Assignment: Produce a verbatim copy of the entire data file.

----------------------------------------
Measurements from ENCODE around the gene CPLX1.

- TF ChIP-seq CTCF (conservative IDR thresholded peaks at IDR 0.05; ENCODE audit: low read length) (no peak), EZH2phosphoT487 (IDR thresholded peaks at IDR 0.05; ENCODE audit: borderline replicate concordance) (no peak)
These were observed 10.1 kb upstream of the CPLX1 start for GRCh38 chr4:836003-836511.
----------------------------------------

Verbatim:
Measurements from ENCODE around the gene CPLX1.

- TF ChIP-seq CTCF (conservative IDR thresholded peaks at IDR 0.05; ENCODE audit: low read length) (no peak), EZH2phosphoT487 (IDR thresholded peaks at IDR 0.05; ENCODE audit: borderline replicate concordance) (no peak)
These were observed 10.1 kb upstream of the CPLX1 start for GRCh38 chr4:836003-836511.